Republican reintroduces bill to block Thrift Savings Plan from offering ESG funds

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Rep. Chip Roy, R-Texas, reintroduced a bill to prevent the Thrift Savings Plan, Washington, from allowing investments in funds that consider environmental, social and governance factors when making investment decisions.

“The U.S. government has no business propping up woke scams like ESG,” Mr. Roy said in a news release Tuesday, when he reintroduced the bill. “Congress should eradicate every federal policy and office that promotes it, starting here.”

The bill, named the No ESG at TSP Act, is co-sponsored by 17 House Republicans and was originally introduced in the previous Congress, though it never advanced.

The Federal Retirement Thrift Investment Board administers the $766 billion Thrift Savings Plan, which serves as the retirement plan for federal employees and uniformed services members.

Last June, the Thrift Savings Plan opened a mutual fund window, giving plan participants access to more than 5,000 mutual funds, including funds focused on sustainability.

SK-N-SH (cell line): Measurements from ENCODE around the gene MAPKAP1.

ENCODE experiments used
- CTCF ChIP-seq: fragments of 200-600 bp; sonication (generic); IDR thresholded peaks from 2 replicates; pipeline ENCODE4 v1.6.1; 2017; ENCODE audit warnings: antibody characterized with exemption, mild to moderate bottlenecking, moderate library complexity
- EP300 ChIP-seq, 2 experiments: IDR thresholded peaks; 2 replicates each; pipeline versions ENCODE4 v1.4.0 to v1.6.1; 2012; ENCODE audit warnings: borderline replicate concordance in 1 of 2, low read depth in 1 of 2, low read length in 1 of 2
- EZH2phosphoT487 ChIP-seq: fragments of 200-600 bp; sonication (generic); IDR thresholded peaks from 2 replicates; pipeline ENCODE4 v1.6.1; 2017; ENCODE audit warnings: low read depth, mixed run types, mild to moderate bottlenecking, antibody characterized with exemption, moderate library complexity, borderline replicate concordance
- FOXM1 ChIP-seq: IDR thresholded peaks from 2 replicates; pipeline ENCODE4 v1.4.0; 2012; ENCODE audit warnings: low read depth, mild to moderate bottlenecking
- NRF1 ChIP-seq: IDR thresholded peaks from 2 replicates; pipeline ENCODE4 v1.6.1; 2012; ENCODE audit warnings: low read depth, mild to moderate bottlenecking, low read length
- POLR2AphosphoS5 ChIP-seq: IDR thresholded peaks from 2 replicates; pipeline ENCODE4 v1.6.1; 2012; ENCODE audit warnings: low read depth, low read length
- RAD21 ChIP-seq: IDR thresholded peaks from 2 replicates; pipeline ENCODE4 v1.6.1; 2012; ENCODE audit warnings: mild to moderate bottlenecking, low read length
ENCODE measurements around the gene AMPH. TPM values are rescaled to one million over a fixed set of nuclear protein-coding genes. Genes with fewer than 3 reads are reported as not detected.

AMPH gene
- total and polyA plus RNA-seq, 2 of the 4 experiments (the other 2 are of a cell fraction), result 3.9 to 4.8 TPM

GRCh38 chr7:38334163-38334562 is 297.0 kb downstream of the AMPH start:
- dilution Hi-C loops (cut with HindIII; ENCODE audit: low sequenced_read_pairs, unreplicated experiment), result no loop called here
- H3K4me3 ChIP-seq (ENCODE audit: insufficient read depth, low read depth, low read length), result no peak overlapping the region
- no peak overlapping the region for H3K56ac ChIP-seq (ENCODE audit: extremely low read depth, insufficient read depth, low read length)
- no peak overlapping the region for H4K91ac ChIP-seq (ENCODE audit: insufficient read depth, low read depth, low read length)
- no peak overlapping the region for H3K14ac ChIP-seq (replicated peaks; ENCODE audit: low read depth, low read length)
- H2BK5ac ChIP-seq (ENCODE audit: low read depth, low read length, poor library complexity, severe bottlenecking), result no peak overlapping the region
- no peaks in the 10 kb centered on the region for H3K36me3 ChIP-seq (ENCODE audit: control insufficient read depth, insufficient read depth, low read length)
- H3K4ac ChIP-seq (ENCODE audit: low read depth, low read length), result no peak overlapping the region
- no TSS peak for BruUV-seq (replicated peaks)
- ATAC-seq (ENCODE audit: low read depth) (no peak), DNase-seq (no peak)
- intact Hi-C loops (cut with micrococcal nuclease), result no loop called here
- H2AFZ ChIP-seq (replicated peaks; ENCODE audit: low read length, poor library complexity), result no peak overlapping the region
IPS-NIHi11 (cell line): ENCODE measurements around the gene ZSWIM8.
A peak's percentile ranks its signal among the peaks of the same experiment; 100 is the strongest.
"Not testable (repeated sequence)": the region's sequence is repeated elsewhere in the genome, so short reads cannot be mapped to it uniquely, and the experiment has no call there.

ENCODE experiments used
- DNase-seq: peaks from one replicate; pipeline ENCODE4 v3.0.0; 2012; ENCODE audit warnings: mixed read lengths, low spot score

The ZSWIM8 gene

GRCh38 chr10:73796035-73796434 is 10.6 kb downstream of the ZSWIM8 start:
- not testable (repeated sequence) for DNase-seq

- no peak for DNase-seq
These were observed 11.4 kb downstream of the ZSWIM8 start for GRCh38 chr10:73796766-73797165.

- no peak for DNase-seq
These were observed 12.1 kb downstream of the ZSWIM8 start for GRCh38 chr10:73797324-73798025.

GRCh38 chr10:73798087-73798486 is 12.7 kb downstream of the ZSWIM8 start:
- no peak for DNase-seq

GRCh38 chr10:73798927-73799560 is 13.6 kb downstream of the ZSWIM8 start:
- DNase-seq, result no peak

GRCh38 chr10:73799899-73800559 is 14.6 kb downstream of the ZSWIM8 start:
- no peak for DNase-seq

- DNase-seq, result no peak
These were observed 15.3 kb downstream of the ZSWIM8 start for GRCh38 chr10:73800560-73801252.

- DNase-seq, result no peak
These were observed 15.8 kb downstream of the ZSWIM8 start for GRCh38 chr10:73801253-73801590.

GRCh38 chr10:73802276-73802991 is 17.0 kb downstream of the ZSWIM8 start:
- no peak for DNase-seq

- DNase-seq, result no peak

The bill text states that the board “may not offer through the mutual fund window any mutual fund, exchange-traded fund … or other investment vehicle that invests in bonds or equities and that makes investment decisions based on ESG criteria, to the extent that those criteria are unrelated to maximizing monetary returns for investors.”

The board is also restricted from offering a fund or investment vehicle “that is marketed as making investment decisions based on ESG criteria,” the bill states.

Republican officials have made repeated efforts to block the consideration of ESG criteria in investment decisions, both at the state and federal level. On May 10, the Ohio Senate passed a bill that would restrict the state’s retirement systems, state college and university endowments and foundations, and the $20.3 billion Ohio Bureau of Workers’ Compensation, Columbus, from making investments for the main purpose of integrating ESG factors.

The Federal Retirement Thrift Investment Board could not immediately be reached for comment.